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Home » Industry News » Breweries & Distilleries » WHY South Africa’S KEY WINE INDUSTRY role players ARE SO IMPORTANT

WHY South Africa’S KEY WINE INDUSTRY role players ARE SO IMPORTANT

364 years ago the first wine was made in South Africa from grapes planted in Cape Town – an occasion noted by Jan van Riebeeck, Governor of the Cape, in his diary on 2 February 1659 when he wrote, “Today, praise be to God, wine was made for the first time from Cape grapes.”

To mark this momentous event, every year the SA industry comes together to celebrate the annual Wine Harvest Commemorative Event. This prestigious event also pays tribute to the key role players and industry figureheads who have made exceptional contributions to the ongoing success of South African wine.

Over the years, many greats have been recognised, including Nelson Mandela. And this year Rydal Jeftha, Wendy Jonker, Dr Erna Blancquaert and Ken Forrester were added to the list of outstanding leaders in the categories of Growing Inclusivity, Wine Advancement, Viti- and Viniculture, and Visionary Leadership (with the 1659 Award for Visionary Leadership).

Rydal Jeftha, the winner in the Growing Inclusivity category, has a passion for emerging generations of farmers and winemakers and is a mentor and inspirational leader to multitudes of young people – creating a sense of hope and future focus for those who may face barriers to entering the industry. Wendy Jonkers, the winner in the Wine Advancement category, has significantly contributed to opening doors for the South African wine industry internationally. Dr Erna Blancquaert, winner in the Viti- and Viniculture category, was the first black South African to receive a PhD in Viticulture. Her tireless devotion to empowerment shows a strong focus on building and supporting a new generation of black researchers.

Ken Forrester, winner of the Visionary Leadership category and widely known as “Mr Chenin”, has profoundly enhanced the reputation of the South African Chenin Blanc cultivar. Over the years, his inspired work has resulted in sales growth and brought global renown to South Africa’s Chenin Blanc.

Interesting to note is that Chenin Blanc is believed to be amongst the first vine cuttings that arrived in South Africa in 1655, and some of the first grapes to be pressed in 1659 were from these vines. Nowadays Chenin Blanc has perhaps the strongest claim as South Africa’s signature wine and is the country’s most widely planted grape variety. There’s almost twice as much Chenin in South Africa than there is in France where the varietal originated.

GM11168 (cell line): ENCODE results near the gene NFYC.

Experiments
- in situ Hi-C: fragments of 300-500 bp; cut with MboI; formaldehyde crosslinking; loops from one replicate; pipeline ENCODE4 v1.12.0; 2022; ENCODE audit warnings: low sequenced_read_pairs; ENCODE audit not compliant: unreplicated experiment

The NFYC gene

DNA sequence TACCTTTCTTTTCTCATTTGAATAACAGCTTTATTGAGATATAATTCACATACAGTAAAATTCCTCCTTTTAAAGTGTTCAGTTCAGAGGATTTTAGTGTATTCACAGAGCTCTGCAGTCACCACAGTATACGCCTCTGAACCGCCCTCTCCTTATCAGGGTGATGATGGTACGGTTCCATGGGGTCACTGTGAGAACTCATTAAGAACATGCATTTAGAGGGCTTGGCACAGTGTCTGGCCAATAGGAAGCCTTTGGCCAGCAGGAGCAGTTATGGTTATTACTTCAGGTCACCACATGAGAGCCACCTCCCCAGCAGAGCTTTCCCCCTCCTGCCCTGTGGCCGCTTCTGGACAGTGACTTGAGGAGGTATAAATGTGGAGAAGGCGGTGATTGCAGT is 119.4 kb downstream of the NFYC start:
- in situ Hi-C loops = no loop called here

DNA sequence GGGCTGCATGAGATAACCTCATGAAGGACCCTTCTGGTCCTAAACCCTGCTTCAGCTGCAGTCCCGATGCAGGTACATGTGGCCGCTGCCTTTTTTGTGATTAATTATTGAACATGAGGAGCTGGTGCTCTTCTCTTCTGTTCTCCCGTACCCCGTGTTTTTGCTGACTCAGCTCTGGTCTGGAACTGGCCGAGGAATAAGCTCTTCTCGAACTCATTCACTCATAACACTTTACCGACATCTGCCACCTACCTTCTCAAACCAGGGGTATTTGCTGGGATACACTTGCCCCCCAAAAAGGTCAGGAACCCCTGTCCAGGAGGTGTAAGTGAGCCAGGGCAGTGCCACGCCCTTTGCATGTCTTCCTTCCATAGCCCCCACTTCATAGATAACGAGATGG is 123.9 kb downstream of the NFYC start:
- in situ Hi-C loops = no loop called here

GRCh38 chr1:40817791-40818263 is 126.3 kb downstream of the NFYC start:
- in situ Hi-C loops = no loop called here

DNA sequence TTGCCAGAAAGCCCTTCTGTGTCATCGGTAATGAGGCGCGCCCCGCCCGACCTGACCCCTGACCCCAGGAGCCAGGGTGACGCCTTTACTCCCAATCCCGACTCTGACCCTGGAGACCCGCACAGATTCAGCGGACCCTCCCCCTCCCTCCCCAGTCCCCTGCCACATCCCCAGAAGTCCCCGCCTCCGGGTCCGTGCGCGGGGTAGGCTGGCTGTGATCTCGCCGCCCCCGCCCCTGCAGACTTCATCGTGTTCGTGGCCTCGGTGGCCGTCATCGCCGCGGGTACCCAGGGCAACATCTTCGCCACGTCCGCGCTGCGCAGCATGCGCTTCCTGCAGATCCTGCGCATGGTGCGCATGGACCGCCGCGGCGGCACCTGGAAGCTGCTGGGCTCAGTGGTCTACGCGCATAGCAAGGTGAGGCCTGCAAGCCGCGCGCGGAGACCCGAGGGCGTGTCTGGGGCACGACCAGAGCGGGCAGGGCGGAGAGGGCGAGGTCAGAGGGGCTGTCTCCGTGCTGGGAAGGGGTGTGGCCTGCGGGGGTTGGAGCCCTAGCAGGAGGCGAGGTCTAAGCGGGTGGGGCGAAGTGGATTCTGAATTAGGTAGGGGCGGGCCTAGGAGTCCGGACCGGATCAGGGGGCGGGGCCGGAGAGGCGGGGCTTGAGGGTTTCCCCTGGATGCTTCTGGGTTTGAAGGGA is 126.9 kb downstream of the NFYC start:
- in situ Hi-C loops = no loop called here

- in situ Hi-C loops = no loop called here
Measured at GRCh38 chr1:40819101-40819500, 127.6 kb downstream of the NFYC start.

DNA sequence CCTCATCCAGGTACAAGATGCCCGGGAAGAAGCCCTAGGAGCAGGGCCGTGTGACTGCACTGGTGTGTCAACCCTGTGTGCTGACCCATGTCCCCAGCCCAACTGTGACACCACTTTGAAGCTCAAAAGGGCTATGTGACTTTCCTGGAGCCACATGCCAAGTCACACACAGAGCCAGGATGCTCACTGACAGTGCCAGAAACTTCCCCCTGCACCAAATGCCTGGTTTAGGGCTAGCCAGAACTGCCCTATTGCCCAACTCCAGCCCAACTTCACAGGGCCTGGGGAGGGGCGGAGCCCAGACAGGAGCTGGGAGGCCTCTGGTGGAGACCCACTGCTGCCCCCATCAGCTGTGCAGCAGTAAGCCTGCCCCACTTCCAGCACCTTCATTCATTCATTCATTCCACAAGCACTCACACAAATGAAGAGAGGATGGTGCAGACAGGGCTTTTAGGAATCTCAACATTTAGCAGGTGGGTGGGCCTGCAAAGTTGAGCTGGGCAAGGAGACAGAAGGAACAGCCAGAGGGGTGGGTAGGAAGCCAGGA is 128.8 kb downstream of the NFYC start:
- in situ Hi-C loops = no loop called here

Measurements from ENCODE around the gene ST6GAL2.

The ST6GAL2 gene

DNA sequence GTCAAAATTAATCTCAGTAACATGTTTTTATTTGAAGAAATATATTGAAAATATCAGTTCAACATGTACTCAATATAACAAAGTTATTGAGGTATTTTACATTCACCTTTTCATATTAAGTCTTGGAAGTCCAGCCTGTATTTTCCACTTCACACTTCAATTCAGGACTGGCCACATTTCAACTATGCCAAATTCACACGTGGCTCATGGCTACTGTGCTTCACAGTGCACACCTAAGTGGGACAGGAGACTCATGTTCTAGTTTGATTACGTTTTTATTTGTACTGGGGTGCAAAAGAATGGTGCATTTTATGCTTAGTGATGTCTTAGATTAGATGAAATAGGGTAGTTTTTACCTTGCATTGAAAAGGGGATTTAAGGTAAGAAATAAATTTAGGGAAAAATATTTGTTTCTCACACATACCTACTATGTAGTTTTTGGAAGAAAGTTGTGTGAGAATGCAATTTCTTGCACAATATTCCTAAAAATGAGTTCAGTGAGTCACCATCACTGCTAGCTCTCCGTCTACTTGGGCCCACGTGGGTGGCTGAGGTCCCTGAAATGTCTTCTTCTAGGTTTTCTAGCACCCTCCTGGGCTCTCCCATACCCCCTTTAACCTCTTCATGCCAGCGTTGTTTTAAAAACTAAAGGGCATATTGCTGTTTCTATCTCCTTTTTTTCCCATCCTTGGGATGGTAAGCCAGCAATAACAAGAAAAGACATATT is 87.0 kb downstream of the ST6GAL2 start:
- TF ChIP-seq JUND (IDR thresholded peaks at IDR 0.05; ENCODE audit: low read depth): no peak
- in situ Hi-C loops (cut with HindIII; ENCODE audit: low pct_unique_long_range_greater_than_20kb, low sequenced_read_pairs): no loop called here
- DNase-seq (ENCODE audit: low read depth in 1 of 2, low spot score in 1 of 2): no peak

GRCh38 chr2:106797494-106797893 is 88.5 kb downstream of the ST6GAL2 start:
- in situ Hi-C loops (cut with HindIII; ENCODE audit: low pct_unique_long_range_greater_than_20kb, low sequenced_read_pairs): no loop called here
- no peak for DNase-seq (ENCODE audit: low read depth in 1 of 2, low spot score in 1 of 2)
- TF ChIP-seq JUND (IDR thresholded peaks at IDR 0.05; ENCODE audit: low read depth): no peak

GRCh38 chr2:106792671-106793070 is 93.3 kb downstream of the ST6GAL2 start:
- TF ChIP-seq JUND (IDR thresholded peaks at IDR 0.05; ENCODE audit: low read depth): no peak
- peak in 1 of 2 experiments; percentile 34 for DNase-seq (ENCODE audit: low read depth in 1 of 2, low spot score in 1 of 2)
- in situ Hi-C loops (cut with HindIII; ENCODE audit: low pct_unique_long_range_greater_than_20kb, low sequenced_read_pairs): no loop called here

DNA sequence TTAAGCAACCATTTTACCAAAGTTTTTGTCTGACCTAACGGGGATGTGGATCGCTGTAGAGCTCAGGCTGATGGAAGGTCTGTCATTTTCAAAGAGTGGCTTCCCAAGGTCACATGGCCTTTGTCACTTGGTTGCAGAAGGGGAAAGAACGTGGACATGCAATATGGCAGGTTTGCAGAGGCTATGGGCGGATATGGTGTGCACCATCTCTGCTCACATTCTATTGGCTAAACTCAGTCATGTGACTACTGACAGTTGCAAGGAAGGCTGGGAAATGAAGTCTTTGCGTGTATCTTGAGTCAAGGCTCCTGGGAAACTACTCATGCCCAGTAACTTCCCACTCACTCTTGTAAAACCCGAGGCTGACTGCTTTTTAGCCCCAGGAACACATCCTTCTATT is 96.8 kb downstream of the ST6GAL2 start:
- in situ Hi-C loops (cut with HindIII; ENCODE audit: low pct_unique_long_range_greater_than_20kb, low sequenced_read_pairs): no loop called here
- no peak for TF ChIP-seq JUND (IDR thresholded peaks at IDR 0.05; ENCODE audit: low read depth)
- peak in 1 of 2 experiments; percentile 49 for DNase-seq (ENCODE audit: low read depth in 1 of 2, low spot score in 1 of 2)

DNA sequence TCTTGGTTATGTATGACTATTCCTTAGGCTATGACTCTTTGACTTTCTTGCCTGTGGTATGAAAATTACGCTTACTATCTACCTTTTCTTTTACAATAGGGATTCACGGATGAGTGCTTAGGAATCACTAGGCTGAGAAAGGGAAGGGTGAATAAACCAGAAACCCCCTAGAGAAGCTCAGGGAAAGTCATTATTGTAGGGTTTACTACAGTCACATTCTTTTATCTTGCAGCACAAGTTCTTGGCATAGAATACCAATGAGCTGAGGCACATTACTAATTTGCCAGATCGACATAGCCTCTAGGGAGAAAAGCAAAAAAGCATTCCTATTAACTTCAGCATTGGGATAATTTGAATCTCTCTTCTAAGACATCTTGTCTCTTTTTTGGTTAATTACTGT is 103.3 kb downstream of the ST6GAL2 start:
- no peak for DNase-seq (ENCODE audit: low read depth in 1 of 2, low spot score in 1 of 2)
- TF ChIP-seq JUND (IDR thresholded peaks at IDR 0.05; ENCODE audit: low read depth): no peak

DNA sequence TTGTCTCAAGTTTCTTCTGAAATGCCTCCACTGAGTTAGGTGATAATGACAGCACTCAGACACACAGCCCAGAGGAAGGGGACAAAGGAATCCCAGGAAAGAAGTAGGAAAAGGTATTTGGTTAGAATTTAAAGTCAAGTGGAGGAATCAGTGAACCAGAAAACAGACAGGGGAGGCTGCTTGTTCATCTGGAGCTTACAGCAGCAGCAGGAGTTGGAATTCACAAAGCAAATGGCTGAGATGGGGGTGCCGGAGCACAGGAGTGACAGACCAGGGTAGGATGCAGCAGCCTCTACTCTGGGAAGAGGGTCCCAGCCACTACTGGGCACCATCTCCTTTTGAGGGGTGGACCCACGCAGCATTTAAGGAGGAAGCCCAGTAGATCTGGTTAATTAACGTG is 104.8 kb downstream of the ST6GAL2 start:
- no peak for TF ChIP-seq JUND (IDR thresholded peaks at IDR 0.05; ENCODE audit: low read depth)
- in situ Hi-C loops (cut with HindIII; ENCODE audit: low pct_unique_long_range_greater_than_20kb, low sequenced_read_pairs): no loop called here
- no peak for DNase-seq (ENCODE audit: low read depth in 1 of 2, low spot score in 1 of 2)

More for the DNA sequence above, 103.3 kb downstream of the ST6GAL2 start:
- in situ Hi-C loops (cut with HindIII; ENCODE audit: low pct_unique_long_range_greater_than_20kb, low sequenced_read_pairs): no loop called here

Industry greats keep SA’s wine industry going – why this is important
These industry greats all play integral roles in the success of South Africa’s wine sector – something which is key for the country as a whole. The wine industry in SA is important for job creation, tourism and essential economic recovery.

This is according to Jean Naudé, CEO of Groot Constantia who explains that the South African wine sector contributes R55 billion to the country’s GDP.

South African wine exports are a critical element in the industry and almost 50% of all wine produced in South Africa is exported. It is the second largest exported agricultural product in South Africa, after citrus. “The South African wine industry exports wine to 130 countries around the world, to the value of R9.9 billion  – which translates to 18 million glasses of wine every day of the year, globally. This is key to supporting ongoing job creation and economic growth,” says Naudé.

The SA wine industry is a significant job creator – important in a country with a 32.7% unemployment rate. For every job created on a wine farm, the value chain creates 10 more. Currently, there are 265 000 people employed in the sector.

Wine tourism is a huge contributor to South Africa’s tourism industry as a whole as domestic and international tourists flock to SA’s wine farms to enjoy wine tastings, food and wine pairings, wine sales, as well as complimentary leisure activities on offer on many South African wine farms – such as cellar and vineyard tours, mountain biking trails, quad biking, horse riding, and hiking experiences – to name only a few.

The Wine Harvest Commemorative Event is also the time when the new South African harvest – currently coming to completion in South Africa – is blessed. This is a special tradition going back hundreds of years, and one that is honoured all over the world.

For more information on the Wine Harvest Commemorative Event, the honourees, and the South African wine industry in general visit www.sawineharvest.co.za. For more information on Groot Constantia www.grootconstantia.co.za

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